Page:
Historical reenactment of the dress and lifestyle of a mountain man, sometimes known as buckskinning, allows people to recreate aspects of this historical period. Today's Rocky Mountain Rendezvous and other reenacted events are both history-oriented and social occasions. Some modern men choose a lifestyle similar to that of historic mountain men. They may live and roam in the mountains of the west or the swamps in the southern United States.
Other articles related to "mountain man, man, mountains, mountain":
... at the hotel where they discover several bodies nearby including the mountain man's and has it sent back to the hospital ... that Jannicke has been suffering nightmares from her previous encounter with the mountain man and even goes as far as attacking the mountain man's body in the morgue, much to ... However, at the hospital the mountain man shows sign of life and is frantically resuscitated, much to the horror of Jannicke who violently attempts to stop them but is tranquillized in the ...
... (October 3, 1798 – September 5, 1868) was a mountain man and trader ... In 1823, he became a fur man, receiving his first license to trade with the Pawnee. 1830s he had shifted his operations to the mountains, a popular and active mountain man and trader ...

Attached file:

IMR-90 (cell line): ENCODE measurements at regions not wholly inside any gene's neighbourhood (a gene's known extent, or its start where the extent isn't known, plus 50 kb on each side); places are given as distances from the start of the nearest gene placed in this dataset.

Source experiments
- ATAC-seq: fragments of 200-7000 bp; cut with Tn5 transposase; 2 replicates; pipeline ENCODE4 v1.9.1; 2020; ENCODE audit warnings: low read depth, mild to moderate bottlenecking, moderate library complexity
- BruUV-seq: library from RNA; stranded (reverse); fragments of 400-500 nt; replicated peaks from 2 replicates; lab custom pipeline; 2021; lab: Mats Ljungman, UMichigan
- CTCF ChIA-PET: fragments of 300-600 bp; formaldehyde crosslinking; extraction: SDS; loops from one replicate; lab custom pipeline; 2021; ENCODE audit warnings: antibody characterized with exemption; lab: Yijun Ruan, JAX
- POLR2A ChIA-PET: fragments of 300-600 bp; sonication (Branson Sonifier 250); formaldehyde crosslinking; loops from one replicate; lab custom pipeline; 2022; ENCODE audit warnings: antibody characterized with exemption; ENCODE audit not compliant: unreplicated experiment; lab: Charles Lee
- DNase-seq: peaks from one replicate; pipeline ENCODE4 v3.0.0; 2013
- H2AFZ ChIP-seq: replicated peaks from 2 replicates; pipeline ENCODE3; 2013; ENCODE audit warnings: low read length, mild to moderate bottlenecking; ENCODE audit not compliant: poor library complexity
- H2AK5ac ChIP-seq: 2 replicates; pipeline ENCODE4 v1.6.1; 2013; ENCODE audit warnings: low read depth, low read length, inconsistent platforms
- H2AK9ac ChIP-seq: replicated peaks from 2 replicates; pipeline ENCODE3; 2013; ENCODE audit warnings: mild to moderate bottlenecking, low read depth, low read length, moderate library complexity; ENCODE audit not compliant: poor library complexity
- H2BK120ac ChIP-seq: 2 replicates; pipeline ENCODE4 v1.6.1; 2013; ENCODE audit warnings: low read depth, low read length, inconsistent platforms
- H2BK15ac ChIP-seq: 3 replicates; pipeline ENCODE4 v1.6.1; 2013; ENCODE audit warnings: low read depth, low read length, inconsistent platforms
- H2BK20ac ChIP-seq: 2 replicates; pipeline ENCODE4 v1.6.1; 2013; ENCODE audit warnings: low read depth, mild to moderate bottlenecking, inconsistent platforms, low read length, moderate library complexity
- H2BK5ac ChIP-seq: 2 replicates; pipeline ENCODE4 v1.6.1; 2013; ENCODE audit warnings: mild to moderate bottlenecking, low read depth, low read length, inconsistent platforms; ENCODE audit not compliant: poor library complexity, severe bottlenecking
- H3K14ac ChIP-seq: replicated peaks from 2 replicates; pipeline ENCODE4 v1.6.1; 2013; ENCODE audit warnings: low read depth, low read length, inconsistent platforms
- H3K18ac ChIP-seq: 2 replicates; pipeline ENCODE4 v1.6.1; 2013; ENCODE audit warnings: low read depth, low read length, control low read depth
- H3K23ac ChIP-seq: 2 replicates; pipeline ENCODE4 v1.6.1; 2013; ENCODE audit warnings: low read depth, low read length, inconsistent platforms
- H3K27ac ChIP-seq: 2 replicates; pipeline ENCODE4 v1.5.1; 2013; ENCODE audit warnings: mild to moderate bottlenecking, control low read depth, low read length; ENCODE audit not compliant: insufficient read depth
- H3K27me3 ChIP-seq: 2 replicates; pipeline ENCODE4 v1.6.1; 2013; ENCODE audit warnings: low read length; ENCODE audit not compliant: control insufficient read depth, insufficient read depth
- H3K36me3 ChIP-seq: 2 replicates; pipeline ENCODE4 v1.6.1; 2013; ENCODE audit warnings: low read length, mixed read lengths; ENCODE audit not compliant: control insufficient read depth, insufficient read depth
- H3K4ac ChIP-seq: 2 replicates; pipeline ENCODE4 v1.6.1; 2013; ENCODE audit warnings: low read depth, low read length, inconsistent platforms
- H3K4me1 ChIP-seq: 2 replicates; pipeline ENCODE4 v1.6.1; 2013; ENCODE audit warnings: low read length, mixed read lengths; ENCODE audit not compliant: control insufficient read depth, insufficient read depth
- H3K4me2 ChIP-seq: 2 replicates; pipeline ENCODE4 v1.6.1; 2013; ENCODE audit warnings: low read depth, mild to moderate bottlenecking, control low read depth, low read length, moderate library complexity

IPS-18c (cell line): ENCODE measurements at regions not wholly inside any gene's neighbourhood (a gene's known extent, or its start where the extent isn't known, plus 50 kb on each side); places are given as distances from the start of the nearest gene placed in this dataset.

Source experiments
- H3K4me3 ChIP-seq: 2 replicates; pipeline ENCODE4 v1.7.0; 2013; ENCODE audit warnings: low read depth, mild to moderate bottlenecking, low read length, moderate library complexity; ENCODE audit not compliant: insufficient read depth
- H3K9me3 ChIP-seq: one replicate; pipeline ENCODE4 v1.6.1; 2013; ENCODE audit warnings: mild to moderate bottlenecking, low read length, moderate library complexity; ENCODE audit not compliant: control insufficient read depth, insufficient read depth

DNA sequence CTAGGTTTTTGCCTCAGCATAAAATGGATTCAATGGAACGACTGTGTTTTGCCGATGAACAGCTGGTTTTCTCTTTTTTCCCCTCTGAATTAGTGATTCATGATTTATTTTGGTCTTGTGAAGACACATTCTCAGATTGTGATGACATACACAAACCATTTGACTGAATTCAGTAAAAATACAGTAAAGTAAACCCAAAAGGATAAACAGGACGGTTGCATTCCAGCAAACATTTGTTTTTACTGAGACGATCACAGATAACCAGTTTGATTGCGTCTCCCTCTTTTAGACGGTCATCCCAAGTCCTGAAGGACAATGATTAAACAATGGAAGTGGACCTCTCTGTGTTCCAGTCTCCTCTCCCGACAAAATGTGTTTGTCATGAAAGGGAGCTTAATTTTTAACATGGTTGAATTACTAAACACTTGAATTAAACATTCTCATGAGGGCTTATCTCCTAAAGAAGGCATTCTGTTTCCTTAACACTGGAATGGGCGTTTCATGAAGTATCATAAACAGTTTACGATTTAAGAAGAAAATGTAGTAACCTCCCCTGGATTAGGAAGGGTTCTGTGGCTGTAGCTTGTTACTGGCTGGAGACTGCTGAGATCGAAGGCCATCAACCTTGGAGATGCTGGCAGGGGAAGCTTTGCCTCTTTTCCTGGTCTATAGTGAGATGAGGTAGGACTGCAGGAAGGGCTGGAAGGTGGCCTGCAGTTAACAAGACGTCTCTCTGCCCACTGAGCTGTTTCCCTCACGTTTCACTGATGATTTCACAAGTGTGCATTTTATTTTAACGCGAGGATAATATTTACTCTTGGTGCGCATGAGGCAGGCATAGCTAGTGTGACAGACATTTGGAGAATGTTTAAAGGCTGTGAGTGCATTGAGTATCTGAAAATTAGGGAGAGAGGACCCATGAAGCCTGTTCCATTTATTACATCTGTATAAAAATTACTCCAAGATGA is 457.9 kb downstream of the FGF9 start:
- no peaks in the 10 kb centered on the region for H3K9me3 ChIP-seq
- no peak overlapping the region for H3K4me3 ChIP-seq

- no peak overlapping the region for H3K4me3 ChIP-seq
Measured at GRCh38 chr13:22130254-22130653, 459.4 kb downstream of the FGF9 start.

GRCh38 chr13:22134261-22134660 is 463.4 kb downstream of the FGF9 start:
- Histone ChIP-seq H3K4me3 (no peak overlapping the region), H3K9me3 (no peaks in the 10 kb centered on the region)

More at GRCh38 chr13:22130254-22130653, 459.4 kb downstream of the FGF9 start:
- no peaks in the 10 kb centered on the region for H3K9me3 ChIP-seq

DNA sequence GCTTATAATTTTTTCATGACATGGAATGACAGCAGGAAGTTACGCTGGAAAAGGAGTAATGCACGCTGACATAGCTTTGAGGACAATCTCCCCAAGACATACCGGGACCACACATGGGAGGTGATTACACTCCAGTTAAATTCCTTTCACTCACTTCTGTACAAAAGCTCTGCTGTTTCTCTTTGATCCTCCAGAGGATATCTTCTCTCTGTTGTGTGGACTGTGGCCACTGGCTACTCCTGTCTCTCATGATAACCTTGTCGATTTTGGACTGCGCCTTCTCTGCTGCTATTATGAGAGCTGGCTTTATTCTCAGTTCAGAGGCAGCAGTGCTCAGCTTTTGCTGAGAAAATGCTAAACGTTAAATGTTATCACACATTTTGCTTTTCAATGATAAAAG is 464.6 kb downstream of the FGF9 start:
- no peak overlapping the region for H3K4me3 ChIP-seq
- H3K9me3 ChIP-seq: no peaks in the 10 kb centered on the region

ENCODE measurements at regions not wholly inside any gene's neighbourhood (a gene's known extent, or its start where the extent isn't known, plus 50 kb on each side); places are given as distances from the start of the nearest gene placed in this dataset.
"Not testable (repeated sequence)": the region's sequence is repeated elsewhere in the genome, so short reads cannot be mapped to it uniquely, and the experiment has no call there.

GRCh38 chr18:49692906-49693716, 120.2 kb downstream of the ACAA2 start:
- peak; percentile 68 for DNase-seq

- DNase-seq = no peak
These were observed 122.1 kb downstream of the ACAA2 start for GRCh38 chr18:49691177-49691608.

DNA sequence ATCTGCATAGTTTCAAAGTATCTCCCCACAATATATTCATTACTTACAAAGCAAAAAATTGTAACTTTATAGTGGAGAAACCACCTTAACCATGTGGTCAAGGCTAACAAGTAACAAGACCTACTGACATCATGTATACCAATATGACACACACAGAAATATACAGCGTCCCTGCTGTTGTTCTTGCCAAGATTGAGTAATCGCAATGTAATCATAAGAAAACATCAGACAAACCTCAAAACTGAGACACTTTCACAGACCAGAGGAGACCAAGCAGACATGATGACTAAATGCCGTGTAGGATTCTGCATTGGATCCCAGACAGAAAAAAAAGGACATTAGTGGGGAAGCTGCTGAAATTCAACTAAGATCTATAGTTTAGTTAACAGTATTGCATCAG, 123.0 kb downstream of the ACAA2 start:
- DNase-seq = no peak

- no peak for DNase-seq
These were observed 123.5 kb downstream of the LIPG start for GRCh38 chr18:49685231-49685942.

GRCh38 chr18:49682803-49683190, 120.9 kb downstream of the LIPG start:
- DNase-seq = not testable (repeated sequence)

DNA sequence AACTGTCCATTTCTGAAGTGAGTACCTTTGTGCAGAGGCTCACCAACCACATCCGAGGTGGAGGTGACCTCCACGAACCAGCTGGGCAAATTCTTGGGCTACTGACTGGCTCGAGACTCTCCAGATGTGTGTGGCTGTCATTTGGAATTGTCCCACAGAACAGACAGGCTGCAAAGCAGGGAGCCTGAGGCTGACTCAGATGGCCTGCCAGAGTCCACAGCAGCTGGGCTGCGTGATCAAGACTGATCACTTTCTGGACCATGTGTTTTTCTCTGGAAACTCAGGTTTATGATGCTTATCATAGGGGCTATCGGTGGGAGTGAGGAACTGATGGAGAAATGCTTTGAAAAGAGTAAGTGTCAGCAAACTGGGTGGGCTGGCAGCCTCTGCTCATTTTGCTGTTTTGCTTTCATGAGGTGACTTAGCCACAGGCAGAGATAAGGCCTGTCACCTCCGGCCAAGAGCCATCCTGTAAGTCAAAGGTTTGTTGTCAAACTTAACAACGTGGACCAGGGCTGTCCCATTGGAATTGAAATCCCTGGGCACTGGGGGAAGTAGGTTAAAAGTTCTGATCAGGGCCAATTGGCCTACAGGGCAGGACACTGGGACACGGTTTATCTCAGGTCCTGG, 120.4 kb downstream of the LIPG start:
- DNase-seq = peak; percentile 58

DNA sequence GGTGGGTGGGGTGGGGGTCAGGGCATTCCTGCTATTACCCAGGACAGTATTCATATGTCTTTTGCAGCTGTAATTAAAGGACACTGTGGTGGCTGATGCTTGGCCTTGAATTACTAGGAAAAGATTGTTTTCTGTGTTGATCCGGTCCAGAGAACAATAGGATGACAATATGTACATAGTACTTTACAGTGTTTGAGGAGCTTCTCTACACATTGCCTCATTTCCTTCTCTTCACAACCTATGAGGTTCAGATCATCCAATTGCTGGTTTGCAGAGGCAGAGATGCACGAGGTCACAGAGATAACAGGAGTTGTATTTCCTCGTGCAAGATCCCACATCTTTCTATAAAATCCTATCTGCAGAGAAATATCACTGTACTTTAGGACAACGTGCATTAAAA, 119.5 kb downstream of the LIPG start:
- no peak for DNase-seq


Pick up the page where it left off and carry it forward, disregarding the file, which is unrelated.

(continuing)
... The Last Mountain Man (1985) Return of the Mountain Man (1986) Trail of the Mountain Man (1987) Revenge of the Mountain Man (1988) Law of the ...
... After the war, he traveled back West and crossed the Great Salt Lake Desert and the Sierra Nevada Mountains ... On his way back, he met the Donner-Reed Party and accompanying parties and advised them to go avoid this shortcut and remain on the regular route instead ...
... He started working with the Ashley expedition, signed on with the Rocky Mountain Fur Company, and became a well-known mountain man ... American path to create what became known as the Beckwourth Trail through the mountains to Marysville, California ... Bridger purchased shares in the Rocky Mountain Fur Company ...
Famous quotes containing the words man and/or mountain:
“What is the vanity of the vainest man compared with the vanity which the most modest person possesses when, in connection with nature and the world, he experiences himself as man!”
—Friedrich Nietzsche (18441900)
“The ordinary man looking at a mountain is like an illiterate person confronted with a Greek manuscript.”
—Aleister Crowley (18751947)